NC appeals court hears arguments over voter ID challenge

North Carolina

RALEIGH, N.C. (AP) — North Carolina’s voter photo identification mandate already may be blocked for the upcoming March primary by a federal judge, but others are still trying to fight the ID requirement in state courts.

Lawyers for five voters who sued over the newest ID mandate and for the Republican legislative leaders who helped enact the 2018 law argued before a three-judge panel of the Court of Appeals on Wednesday.

Last summer, a trial court denied the voters’ request to block voter ID before their lawsuit went to trial.

The voters appealed that decision, prompting Wednesday’s appeals court hearing.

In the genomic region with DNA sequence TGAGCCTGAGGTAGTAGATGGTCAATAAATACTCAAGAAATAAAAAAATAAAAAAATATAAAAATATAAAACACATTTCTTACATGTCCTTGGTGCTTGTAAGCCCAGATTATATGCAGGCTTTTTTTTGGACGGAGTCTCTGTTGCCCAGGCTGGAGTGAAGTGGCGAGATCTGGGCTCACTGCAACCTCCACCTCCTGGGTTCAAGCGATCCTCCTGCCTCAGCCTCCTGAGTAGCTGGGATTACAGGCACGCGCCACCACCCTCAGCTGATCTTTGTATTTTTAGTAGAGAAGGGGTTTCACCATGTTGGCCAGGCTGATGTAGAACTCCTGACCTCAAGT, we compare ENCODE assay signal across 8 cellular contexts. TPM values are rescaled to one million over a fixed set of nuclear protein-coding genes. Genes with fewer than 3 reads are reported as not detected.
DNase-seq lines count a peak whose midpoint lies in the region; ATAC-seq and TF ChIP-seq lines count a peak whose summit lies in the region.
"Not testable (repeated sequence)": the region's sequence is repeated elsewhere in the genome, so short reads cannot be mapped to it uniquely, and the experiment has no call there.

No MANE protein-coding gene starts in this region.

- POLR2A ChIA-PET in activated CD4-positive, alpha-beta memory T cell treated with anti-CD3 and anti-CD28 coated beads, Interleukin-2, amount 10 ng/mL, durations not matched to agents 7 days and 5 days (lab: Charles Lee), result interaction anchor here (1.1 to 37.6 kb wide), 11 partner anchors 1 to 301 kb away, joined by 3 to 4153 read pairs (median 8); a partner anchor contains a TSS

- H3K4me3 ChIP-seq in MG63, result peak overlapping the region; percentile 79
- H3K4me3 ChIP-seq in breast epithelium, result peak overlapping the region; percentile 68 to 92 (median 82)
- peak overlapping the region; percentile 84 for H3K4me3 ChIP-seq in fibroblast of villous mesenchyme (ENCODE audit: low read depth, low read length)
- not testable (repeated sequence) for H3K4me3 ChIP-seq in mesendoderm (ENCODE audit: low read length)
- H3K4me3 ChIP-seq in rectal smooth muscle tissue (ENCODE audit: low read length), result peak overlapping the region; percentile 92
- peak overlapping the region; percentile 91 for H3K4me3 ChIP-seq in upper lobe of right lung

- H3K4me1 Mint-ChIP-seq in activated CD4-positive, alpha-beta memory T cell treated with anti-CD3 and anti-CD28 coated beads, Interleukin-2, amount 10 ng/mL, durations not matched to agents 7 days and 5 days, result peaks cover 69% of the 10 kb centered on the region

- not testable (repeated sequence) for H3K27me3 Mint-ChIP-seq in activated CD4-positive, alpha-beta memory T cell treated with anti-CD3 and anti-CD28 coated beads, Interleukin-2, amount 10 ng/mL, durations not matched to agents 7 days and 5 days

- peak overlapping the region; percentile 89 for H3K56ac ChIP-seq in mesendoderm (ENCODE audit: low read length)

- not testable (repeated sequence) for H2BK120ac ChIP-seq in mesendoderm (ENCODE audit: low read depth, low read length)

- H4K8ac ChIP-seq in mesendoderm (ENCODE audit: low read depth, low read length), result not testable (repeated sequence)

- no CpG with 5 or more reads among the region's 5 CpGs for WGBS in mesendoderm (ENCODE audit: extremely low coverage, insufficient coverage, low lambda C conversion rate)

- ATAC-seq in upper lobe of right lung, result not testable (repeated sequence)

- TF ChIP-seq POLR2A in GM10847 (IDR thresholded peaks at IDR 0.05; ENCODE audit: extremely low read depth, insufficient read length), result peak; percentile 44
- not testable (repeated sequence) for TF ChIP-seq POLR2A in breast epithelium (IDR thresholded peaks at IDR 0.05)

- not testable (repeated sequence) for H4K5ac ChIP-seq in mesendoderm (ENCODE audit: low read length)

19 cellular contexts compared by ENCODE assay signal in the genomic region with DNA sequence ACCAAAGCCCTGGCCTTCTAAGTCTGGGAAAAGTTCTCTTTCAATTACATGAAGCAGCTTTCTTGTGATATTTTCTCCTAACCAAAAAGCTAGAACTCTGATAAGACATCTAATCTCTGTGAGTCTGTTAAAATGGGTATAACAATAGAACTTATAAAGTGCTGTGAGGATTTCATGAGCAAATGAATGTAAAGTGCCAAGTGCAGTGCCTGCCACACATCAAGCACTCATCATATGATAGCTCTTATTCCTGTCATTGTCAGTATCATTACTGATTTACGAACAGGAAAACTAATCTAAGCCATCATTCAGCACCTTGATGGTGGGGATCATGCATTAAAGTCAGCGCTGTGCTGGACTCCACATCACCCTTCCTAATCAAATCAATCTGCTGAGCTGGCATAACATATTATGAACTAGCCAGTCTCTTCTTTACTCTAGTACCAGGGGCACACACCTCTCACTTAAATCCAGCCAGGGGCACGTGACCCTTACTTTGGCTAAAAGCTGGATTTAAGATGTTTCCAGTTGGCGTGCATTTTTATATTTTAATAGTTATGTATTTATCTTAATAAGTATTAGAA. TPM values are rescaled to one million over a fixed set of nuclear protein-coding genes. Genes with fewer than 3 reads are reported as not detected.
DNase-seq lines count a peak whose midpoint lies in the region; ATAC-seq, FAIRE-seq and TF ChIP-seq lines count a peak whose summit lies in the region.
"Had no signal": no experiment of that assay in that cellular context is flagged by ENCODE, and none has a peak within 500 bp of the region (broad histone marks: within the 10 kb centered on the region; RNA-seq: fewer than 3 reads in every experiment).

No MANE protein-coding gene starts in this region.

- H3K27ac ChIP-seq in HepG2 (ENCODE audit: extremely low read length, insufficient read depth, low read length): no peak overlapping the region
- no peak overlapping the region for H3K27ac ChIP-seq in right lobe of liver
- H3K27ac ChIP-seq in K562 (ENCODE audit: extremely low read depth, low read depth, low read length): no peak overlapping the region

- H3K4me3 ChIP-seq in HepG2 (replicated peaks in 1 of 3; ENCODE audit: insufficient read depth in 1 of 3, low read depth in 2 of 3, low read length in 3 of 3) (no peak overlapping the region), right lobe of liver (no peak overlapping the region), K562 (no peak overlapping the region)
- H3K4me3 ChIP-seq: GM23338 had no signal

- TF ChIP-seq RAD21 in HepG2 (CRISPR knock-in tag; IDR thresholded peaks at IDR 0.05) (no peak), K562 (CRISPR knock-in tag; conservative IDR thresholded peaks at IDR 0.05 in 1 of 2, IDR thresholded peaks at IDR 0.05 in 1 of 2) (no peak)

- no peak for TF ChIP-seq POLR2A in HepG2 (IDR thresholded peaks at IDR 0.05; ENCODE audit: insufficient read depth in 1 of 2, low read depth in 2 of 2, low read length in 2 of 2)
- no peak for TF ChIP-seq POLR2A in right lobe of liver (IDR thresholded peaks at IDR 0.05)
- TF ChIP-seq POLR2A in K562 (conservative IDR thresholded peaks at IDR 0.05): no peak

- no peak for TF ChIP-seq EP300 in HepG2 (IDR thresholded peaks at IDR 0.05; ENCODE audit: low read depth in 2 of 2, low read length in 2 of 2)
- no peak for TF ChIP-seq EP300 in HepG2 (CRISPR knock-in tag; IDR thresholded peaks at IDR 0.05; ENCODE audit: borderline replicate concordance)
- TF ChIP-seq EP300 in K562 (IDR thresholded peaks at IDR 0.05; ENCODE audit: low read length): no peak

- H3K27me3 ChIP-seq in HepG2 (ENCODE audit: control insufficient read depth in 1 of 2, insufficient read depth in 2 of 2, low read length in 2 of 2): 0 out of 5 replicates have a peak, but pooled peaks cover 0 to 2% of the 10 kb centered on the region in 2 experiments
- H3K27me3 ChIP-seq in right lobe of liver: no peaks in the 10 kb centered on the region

Last month, U.S. District Judge Loretta Biggs granted a similar preliminary injunction in a federal lawsuit challenging the voter ID law.

State attorneys plan to appeal Biggs’ decision, so it’s possible the federal injunction could be overturned and the law enforced in November.

That’s why the lawyers representing the voters in the state lawsuit still consider it important to obtain a state injunction.

Voters’ attorney Allison Riggs told the appeals court the lower court decision should be reversed because the 2018 law was formed with the same discriminatory intent against black voters that judges found in a 2013 voter ID law previously struck down.

David Thompson, representing the legislative leaders, said there was no such bias within the new law.

Thompson said the law is quite different in part because it allows more leeway for people who couldn’t obtain an ID to cast a ballot.

All five voters who sued would be able to vote in November should the ID law be enforced, he said.

The appeals panel of Judges John Arrowood, Allegra Collins and Toby Hampson didn’t say after Wednesday’s arguments when it would rule.

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